In the zoo of office politics, what kind of animal do you think you are? Are you a fox, always on the look-out to win a victory over someone else? Or are you a sheep, content doing your job and not too concerned what others think? Or could you be a dolphin, someone who combines efficient working with the ability to collaborate in harmony?
IT security professionals tend to be sheep, and they despise the conniving of those foxy types. But in today's world, where they have to be able to influence decisions at board level and across the organisation, it's time to turn yourself into a dolphin.
At least that's the message from Dr Robina Chatham, the director of a management training course that has been winning fans among senior IT security professionals in recent times.
Part of the appeal is clear from the title – Organisational Politics and IT Management. It taps right into a clear need felt by many professionals who are technically able, but might lack some of the more subtle negotiating skills. Happy dealing with logic, facts and data, they often struggle to build alliances and understand the nuances of organisational dynamics.
As a result, they stay safely in their sheep fold, following orders and working to set standards, when they could, like the dolphin, actually enjoy working in collaboration with others and achieve much more.
But there are plenty of other quick-fix courses and books around that claim to help you through the office-politics jungle. And many use analogies like this. So what is so special about this particular course that has won it so many enthusiasts?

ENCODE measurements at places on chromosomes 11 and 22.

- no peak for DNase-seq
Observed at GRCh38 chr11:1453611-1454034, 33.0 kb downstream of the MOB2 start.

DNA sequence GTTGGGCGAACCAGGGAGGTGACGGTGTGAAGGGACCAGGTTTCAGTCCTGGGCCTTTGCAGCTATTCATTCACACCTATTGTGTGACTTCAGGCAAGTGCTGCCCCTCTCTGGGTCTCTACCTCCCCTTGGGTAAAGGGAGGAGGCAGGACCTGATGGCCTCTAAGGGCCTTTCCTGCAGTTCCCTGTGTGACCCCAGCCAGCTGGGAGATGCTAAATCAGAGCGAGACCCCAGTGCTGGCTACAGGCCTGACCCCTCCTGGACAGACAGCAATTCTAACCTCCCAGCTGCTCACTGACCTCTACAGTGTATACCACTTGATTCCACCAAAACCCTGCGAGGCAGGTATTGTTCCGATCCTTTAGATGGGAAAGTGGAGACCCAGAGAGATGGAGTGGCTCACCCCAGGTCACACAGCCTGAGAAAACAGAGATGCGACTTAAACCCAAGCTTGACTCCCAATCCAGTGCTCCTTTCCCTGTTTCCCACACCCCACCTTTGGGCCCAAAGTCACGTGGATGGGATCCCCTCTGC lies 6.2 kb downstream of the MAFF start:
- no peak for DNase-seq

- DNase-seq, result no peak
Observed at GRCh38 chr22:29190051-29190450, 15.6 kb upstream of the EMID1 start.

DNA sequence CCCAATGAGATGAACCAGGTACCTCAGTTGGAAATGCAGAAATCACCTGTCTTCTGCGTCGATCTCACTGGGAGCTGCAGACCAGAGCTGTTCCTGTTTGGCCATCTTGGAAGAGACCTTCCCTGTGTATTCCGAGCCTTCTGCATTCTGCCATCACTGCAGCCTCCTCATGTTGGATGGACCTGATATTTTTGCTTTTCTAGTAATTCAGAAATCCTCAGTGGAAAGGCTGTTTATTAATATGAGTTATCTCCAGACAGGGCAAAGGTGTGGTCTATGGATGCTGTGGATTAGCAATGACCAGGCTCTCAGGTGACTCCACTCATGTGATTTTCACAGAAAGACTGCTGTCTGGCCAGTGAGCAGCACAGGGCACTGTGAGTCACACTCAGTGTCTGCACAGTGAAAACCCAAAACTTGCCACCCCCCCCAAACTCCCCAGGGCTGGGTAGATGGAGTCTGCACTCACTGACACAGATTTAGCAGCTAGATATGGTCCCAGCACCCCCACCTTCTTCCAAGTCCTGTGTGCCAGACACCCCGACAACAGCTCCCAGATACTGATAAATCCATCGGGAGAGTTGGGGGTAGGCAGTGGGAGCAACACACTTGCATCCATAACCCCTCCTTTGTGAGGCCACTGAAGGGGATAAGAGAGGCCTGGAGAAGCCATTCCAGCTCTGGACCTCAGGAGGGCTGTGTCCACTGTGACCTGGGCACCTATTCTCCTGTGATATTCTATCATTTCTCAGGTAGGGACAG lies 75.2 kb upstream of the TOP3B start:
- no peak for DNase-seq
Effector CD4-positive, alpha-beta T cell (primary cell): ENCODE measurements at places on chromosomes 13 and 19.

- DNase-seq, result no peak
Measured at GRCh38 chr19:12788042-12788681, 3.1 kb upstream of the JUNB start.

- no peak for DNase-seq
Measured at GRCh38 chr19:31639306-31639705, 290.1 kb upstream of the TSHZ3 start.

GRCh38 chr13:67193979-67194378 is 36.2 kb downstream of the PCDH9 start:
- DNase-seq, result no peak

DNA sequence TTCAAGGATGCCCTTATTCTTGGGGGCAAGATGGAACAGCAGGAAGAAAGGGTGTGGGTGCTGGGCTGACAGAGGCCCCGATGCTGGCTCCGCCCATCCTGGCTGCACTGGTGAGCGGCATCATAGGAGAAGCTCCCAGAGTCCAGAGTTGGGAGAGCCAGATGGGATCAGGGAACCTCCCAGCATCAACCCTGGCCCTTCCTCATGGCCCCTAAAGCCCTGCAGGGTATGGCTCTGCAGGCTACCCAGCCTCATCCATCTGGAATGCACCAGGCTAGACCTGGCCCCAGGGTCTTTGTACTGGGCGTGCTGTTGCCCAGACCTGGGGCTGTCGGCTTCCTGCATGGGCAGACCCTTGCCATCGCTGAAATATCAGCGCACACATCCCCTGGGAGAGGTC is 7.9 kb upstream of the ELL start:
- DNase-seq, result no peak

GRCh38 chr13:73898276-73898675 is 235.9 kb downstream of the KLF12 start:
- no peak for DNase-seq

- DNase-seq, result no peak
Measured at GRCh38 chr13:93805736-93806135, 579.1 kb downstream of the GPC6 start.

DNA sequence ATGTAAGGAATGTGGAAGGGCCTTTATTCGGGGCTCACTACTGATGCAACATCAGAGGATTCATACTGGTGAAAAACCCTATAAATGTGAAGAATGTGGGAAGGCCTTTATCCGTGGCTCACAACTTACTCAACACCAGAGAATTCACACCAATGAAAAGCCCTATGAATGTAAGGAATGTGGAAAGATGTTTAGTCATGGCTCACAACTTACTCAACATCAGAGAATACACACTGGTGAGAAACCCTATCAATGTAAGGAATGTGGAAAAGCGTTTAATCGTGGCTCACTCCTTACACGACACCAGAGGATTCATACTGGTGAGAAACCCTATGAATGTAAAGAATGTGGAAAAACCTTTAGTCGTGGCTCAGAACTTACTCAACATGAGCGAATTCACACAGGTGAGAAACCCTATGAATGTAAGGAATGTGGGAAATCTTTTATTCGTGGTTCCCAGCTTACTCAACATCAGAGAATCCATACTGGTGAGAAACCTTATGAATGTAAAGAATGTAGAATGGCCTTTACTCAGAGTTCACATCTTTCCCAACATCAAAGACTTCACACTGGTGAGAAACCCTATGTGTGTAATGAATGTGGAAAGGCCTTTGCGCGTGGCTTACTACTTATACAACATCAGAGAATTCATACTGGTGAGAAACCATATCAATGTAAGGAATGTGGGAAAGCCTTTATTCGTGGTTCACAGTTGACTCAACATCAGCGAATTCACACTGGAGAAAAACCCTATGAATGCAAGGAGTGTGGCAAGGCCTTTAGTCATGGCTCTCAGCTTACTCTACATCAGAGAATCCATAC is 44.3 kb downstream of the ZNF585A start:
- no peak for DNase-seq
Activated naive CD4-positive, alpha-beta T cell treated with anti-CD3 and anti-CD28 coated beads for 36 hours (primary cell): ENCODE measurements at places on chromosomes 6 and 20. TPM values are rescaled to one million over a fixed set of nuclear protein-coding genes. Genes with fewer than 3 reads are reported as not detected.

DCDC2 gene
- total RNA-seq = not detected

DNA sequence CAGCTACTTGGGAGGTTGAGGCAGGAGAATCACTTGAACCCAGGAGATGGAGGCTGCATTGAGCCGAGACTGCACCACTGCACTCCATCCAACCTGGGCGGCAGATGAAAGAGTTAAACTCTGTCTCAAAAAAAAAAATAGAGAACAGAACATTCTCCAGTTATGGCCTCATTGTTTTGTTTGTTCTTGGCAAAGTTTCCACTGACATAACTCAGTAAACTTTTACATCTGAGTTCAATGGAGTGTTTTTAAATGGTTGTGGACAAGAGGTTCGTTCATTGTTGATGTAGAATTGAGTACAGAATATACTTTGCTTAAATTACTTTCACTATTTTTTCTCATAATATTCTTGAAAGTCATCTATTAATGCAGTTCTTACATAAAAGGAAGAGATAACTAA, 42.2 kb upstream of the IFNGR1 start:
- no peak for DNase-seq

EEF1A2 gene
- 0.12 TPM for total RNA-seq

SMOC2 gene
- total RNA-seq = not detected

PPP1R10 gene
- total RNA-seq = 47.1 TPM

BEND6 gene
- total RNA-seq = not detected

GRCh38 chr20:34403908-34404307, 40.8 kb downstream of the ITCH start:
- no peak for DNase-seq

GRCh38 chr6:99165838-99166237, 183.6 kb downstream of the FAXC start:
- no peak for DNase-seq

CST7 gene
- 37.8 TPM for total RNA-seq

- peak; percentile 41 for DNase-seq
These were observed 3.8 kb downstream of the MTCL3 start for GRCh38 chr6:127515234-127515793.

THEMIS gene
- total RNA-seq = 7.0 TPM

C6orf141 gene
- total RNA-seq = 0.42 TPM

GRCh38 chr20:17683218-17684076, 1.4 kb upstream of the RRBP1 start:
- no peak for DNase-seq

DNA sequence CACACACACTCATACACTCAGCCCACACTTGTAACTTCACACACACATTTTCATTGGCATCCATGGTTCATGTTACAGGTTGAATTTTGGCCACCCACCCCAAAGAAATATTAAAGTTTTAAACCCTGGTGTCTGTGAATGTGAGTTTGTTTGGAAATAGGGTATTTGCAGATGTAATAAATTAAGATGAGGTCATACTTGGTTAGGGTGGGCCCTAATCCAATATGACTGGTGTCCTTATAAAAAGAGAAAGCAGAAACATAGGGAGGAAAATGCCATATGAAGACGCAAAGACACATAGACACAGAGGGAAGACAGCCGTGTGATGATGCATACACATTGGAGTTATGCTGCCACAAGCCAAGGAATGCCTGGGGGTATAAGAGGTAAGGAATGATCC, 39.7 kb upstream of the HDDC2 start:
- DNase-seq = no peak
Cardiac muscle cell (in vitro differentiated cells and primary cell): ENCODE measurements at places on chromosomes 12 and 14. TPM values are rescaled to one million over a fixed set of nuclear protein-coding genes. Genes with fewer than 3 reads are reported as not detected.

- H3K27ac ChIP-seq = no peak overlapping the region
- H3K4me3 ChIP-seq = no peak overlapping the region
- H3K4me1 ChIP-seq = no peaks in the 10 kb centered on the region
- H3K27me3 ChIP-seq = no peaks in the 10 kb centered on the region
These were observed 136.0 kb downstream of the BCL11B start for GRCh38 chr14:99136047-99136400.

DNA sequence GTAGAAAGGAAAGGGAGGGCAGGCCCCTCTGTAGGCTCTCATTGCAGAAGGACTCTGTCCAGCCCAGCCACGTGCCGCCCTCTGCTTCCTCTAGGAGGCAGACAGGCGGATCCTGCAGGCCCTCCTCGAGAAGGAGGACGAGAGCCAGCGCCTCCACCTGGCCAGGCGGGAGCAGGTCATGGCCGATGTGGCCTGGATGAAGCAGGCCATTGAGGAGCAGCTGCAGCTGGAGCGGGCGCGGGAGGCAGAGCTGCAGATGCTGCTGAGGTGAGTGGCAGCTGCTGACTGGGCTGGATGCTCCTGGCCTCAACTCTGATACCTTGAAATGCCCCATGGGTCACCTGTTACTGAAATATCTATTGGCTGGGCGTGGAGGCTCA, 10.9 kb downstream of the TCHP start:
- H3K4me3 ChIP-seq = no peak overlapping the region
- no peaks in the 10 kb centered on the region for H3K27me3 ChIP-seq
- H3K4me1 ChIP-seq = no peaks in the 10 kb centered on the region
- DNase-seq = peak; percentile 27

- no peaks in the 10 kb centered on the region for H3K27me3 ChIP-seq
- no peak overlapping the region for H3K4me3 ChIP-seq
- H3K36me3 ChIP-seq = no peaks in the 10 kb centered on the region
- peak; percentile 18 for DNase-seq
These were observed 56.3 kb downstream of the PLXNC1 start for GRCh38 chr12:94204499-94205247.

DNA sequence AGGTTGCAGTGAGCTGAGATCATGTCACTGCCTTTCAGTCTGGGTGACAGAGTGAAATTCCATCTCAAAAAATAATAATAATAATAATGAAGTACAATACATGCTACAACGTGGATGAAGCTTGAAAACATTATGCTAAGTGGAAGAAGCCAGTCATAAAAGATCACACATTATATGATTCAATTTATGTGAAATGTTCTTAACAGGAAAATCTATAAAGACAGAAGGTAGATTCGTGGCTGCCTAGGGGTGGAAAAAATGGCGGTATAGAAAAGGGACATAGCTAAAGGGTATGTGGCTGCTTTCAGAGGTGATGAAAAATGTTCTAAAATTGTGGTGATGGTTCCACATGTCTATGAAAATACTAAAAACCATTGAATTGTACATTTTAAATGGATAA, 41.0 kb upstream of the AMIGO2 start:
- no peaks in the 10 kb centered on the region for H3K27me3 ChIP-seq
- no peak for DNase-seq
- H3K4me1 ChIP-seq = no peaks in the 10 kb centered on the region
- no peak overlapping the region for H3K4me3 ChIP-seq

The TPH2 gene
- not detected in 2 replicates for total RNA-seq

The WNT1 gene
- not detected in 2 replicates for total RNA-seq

The fact that it is run at Cranfield School of Management, which has a long-established reputation for good work in management training, is one sign of its pedigree. The course has also been running for seven years now, so it must be doing something right.
Its new-found popularity with information security people is not hard to fathom. The security crowd has always had a hard time getting management to listen to their warnings, and to stump up money for new investment.
Robina Chatham is not surprised by the course's success, but genuinely wonders why others have not copied it. "We use a lot of standard instruments – such as Myers Briggs – that could be imitated, but for some reason there is still nothing else like it," she says.
Part of the reason is the experience and background she brings to the course, which she designed from the ground up, and which she teaches with "a lot of myself in it".
Her background, by any standards, is unusual. For a start, she began her working life as a fitter's mate at Vickers Shipbuilding in Barrow-in-Furness.
She was not, of course, any old fitter's mate. She went to Vickers with a degree in mechanical engineering, and qualifications in neuroscience and bio-engineering. She had also spent a summer working at that hotbed of industrial unrest, British Leyland, and had seen close-up exactly how bad management created bad working practices.
At Vickers, in the early 1980s, she had her first encounter with IT when the company introduced a CAD/CAM system, and became the company's first female manager. "That meant I could eat in the management dining room, where the waitresses were so shocked, they refused to serve me," she recalls.
She fought with the existing IT department, which wanted to put her plans for manufacturing automation in a three-year backlog, and with the help of a "maverick" boss, managed to present her case to the company board.
"I bought a suit for the occasion and did a flipchart presentation that used lots of diagrams and cartoons to get the point across easily. Despite the fact that I was only 21 at the time, they listened and gave me the go-ahead. That really set my IT career in Vickers."
With the downturn of the British shipbuilding industry, she moved on to BT and a series of financial services companies, building up her knowledge of IT and working in senior management roles. It was at this stage that she decided to halve her salary and shift into an academic career, and joined Cranfield as a lecturer.